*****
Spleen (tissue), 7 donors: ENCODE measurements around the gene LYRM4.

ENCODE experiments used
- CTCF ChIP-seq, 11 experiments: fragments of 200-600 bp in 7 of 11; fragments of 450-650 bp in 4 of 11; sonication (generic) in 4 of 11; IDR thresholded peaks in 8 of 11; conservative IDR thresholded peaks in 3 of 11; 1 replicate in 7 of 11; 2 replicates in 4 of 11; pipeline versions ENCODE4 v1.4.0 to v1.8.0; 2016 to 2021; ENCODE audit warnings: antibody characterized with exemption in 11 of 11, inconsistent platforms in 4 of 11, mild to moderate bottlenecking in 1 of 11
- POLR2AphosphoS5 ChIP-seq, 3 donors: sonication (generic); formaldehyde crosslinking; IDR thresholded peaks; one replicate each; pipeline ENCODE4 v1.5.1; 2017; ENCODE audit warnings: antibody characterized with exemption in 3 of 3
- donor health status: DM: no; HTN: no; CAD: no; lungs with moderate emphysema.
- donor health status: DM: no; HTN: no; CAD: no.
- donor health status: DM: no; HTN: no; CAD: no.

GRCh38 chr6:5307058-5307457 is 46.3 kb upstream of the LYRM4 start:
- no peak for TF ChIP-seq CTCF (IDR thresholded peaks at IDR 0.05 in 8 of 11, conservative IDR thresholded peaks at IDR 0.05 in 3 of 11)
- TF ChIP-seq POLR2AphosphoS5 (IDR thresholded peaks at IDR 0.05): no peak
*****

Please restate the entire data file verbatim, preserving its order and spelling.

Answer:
Spleen (tissue), 7 donors: ENCODE measurements around the gene LYRM4.

ENCODE experiments used
- CTCF ChIP-seq, 11 experiments: fragments of 200-600 bp in 7 of 11; fragments of 450-650 bp in 4 of 11; sonication (generic) in 4 of 11; IDR thresholded peaks in 8 of 11; conservative IDR thresholded peaks in 3 of 11; 1 replicate in 7 of 11; 2 replicates in 4 of 11; pipeline versions ENCODE4 v1.4.0 to v1.8.0; 2016 to 2021; ENCODE audit warnings: antibody characterized with exemption in 11 of 11, inconsistent platforms in 4 of 11, mild to moderate bottlenecking in 1 of 11
- POLR2AphosphoS5 ChIP-seq, 3 donors: sonication (generic); formaldehyde crosslinking; IDR thresholded peaks; one replicate each; pipeline ENCODE4 v1.5.1; 2017; ENCODE audit warnings: antibody characterized with exemption in 3 of 3
- donor health status: DM: no; HTN: no; CAD: no; lungs with moderate emphysema.
- donor health status: DM: no; HTN: no; CAD: no.
- donor health status: DM: no; HTN: no; CAD: no.

GRCh38 chr6:5307058-5307457 is 46.3 kb upstream of the LYRM4 start:
- no peak for TF ChIP-seq CTCF (IDR thresholded peaks at IDR 0.05 in 8 of 11, conservative IDR thresholded peaks at IDR 0.05 in 3 of 11)
- TF ChIP-seq POLR2AphosphoS5 (IDR thresholded peaks at IDR 0.05): no peak